27 November 2018
Not only is November the month for celebrating Veterans Day, Thanksgiving and Black Friday, it is also the month for creative writers to write and share their novels. November is National Novel Writing Month, otherwise known as “NaNoWriMo.” Though participants may enjoy abbreviating the title, keeping their writing brief may be the last thing they do.
The goal of National Novel Writing Month is to write 50,000 words by Nov 30. Participants begin writing on Nov 1 and will have completed their novels by Nov 30. It is an approach to creative writing that focuses on structuring a rough draft of the story before working out the fine details between the lines.
Cody Reed, who is a sophomore studying English literature says, “This month forces people to write a lot, quantity over quality. The following months are dedicated to editing your novel. It’s a fun way to get it all down.”
According to Kendall Johnson, a junior pursuing English with an emphasis in rhetoric and writing, this is the first time the UCCS Writing Center has done an event like this. It is open to everyone from all majors, and the participants meet in the Writing Center, Columbine 316, on Mondays, Thursdays and Fridays.
Creative writing as a profession doesn’t just deal with having a good idea. “Our Monday meetings are the special ones,” Johnson says. “We have local authors come in for an hour and talk about how to get books published.” So, on top of getting the story on paper, an important step in the end is getting it in print.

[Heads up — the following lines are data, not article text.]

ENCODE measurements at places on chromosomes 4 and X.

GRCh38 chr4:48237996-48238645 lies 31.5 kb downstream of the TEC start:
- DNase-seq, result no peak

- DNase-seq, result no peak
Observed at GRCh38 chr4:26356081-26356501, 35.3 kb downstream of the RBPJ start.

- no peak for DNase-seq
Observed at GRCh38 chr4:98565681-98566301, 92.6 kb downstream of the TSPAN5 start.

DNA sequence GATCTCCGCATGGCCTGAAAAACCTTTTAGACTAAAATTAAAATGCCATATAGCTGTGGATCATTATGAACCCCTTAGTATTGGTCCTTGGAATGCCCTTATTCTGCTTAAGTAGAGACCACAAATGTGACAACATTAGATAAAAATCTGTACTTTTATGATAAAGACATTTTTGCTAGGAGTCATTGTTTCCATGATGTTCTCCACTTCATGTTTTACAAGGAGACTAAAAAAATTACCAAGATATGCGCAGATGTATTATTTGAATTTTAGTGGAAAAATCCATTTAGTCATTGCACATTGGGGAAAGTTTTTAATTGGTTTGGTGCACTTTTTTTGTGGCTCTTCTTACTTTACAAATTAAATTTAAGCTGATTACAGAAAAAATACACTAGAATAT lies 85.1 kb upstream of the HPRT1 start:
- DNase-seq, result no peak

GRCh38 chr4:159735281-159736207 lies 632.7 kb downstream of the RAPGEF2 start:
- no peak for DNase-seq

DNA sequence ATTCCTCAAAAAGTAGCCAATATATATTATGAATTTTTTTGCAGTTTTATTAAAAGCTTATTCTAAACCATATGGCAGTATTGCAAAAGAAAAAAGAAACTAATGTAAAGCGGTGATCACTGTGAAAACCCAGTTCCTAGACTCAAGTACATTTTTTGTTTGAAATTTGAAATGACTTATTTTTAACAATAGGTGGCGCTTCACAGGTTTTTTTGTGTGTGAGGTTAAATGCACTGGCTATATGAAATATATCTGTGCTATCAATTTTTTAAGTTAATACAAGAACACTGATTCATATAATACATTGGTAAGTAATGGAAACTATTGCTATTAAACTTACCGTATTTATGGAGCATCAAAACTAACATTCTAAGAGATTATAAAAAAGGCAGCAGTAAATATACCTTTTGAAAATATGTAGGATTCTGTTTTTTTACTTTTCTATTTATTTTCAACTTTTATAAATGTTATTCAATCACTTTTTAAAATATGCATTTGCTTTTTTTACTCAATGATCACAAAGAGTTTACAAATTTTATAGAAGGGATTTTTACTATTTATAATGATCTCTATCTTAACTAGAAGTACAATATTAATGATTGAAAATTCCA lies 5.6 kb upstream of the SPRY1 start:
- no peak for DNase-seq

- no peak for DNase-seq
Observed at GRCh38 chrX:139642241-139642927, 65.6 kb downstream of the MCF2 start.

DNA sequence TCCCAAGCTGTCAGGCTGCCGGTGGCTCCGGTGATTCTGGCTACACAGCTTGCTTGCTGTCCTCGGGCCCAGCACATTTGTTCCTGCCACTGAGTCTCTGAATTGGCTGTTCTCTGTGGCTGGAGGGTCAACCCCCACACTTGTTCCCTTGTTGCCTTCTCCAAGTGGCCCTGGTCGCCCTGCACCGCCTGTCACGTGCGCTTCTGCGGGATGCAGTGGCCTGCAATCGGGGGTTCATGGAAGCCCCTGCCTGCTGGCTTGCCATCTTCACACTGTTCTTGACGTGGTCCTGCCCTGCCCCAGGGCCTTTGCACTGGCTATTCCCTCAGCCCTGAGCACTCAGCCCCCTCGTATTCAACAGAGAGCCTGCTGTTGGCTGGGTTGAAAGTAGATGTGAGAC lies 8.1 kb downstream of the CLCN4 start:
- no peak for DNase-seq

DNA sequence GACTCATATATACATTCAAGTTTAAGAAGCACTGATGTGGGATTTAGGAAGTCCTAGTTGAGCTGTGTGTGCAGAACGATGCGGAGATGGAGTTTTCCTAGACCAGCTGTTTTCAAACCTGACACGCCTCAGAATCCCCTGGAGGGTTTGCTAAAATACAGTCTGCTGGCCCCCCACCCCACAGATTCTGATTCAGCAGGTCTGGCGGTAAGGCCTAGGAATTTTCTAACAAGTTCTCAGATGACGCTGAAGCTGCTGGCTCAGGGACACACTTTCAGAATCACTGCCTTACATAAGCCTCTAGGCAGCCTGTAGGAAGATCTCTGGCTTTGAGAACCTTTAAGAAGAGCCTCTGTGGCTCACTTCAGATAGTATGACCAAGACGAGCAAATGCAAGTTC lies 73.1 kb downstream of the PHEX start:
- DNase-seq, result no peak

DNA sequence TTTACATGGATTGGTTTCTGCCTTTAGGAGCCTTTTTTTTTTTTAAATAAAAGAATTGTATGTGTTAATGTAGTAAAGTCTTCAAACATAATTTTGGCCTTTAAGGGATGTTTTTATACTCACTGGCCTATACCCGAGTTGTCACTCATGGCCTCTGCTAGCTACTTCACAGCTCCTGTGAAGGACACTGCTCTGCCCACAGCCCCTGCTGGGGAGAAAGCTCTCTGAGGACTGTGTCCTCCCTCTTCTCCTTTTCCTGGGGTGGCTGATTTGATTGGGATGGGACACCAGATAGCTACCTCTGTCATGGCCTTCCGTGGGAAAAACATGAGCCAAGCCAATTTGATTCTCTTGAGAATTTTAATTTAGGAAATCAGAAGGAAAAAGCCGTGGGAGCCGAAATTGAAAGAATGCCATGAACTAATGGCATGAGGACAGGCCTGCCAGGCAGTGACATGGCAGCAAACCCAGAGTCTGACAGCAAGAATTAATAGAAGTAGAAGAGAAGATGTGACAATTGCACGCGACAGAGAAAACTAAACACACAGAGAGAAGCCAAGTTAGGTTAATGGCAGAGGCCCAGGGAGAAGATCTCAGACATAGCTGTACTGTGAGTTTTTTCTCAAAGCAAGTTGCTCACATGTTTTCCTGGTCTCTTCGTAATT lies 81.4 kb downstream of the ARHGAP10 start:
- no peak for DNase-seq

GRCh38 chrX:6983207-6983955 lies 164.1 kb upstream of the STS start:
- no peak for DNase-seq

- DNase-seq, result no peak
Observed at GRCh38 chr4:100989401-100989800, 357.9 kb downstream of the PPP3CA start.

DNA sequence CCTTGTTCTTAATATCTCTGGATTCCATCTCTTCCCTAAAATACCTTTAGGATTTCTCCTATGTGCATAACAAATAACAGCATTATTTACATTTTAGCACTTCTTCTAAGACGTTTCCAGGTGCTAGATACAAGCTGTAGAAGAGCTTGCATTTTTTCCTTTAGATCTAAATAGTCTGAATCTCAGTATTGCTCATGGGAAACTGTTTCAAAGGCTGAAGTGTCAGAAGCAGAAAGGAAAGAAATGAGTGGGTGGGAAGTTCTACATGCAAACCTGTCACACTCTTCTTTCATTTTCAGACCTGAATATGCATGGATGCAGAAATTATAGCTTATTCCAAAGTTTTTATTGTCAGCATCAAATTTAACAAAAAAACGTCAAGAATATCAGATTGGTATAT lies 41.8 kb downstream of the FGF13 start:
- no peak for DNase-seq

“There’s not a lot of creative writing events on campus,” says Reed. “We’ve had people approach us to freely write to their heart’s content. A few people even come to write academic papers.” Johnson supports this, adding, “It’s the chance to keep writing. When we get busy, we usually just push things off to the side. This allows people to get whatever they need done and out the way.”
Both Reed and Johnson feel that this event is a great way for freshman students to meet new people. They also say that this will help freshmen not be so afraid of word count, and approach writing more confidently. “It’s okay if you can’t write fifty thousand words, as long as you reach your goal,” Reed says.
Johnson says, “Students who also participate will also get an award for writing for all thirty days.”
Reed and Johnson both say that they now have a better understanding of the Writing Center and its purpose. “A year ago I’d come in to only work on academic stuff, not creative stuff,” says Johnson. “This year, we are trying to push that you can come in and write about anything.” Clearly, the Writing Center offers more than just advice on writing academic papers.
Think writing your 5,000 word literary analysis is rough? UCCS students are ready to prove their skills by going far beyond what we see in the classroom. Stay tuned through the end of the month to see just what our daring peers can come up with in 50,000 words.